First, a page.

What were the FCA findings

Following its review, the FCA identified a number of shortcomings, both relating to the advice itself and the way the whole service is administered. The latter category is, in many ways, the easier to address. Problems included services that did not provide clear disclosures relating to fees or the exact nature of the advice being offered in terms of whether it was advised or non-advised and discretionary or non-discretionary.

This ambiguity extended to the way in which they compared their prices against other supposedly like-for-like sources of financial guidance.

Perhaps even more worrying, though, is the fact that suitability assessments were found to be inadequate. Many of the robo-advisers pay little attention to an investor’s financial experience, underlying objectives or capacity for loss.

A key flaw is that many robo-advisers rely on the investor to “self declare” any specific vulnerabilities that might mean he or she needs special treatment or additional risk management measures. If they fail to do so, there is no safety net in the way that exists if the client is sitting across the desk eye to eye with a human adviser.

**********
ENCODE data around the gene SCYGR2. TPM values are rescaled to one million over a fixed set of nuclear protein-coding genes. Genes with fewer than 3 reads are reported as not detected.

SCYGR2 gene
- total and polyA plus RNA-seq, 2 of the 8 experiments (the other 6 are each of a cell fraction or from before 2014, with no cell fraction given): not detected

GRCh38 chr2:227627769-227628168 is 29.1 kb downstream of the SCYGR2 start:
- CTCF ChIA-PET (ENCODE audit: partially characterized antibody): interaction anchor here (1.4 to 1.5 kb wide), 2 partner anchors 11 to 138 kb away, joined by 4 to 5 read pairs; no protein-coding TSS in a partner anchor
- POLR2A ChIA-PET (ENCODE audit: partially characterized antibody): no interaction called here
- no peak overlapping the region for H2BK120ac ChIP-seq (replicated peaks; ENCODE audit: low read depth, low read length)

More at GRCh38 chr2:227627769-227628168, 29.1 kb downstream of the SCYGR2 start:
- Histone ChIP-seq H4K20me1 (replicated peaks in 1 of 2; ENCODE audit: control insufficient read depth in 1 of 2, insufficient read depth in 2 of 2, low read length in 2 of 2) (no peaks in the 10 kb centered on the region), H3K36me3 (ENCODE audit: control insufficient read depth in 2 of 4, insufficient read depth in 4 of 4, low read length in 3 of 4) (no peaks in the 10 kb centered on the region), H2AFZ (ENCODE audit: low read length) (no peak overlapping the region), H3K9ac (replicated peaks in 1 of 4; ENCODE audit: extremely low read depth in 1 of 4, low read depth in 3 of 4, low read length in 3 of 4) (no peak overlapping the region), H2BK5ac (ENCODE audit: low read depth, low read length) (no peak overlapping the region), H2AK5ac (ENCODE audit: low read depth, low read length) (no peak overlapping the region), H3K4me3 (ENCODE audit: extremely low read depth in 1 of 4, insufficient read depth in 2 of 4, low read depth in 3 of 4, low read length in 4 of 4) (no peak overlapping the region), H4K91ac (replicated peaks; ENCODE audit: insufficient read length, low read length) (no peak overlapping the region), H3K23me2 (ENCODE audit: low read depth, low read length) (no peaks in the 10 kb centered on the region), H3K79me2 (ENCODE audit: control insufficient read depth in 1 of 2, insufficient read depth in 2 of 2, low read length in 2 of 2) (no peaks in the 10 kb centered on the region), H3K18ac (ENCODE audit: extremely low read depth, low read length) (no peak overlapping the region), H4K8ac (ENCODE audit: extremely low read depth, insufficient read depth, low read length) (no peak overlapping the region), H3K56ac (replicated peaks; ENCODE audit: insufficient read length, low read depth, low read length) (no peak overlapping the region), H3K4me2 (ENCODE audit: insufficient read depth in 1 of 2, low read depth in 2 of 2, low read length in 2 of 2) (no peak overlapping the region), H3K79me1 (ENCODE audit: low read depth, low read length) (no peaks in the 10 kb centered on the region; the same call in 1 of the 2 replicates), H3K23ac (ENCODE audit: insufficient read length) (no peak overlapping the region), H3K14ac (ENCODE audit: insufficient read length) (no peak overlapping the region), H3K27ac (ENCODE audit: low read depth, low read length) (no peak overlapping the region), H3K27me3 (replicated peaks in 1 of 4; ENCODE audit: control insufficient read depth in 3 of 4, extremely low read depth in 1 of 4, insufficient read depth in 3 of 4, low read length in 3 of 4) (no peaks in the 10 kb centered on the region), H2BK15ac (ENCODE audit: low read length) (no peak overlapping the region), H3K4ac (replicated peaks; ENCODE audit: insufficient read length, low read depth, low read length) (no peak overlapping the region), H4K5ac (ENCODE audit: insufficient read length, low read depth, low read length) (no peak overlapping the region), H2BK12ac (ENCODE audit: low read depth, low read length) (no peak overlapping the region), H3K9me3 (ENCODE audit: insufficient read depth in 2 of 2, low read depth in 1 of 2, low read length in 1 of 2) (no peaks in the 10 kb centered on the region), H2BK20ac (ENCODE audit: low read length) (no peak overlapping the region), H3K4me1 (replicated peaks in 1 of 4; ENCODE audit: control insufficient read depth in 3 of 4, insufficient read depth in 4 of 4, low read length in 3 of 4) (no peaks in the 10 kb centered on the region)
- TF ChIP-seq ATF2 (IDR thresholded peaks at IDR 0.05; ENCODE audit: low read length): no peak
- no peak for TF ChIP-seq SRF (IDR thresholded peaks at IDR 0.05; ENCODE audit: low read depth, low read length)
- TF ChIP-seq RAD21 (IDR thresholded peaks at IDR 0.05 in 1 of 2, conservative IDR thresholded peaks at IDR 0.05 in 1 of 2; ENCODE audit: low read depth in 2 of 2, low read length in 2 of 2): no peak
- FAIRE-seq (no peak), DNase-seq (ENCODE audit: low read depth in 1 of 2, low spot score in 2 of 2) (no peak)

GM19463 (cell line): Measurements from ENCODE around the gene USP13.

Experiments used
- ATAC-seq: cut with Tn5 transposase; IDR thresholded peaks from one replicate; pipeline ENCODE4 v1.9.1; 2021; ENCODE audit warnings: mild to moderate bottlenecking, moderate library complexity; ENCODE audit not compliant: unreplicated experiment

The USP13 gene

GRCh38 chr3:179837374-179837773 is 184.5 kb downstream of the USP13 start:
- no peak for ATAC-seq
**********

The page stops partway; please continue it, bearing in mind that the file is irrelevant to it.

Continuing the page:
A work in progress

It will come as little surprise to hear that the developers behind the technology have downplayed the comments from the FCA. Al Rush is the founder of the Fiver a Day robo-advice firm. In an interview with the Financial Times, he acknowledged that his robo-advisers would not be able to identify vulnerable clients as effectively as a human could. He said the firm is “looking at improving it and expanding the scope of the questions” in order to address this issue.

Rush’s comments might sound disingenuous, but he at least responded to the findings, which is more than representatives from other major providers, such as Moneyfarm or Scalable Capital chose to do.

What does the future hold?

To some extent, the developers are right. Robo-advice technology is in its infancy, and as the AI behind it gets more sophisticated, so too will the advice being offered.

The truth is that the human side of financial advice is always going to be needed. People are complex creatures, and when there are personalities, aspirations and emotions involved, the technology is never going to be able to replicate human intuition.

At the same time, there is no sense in trying to stop the tide. The most successful financial advisers in this new era will be the ones that can leverage the technology and use it to their advantage. Work alongside the tech to make yourself available out of hours and via a smartphone app.

That way, the client has all the convenience of technology, yet can still access the human advice that only you can give when they need it most.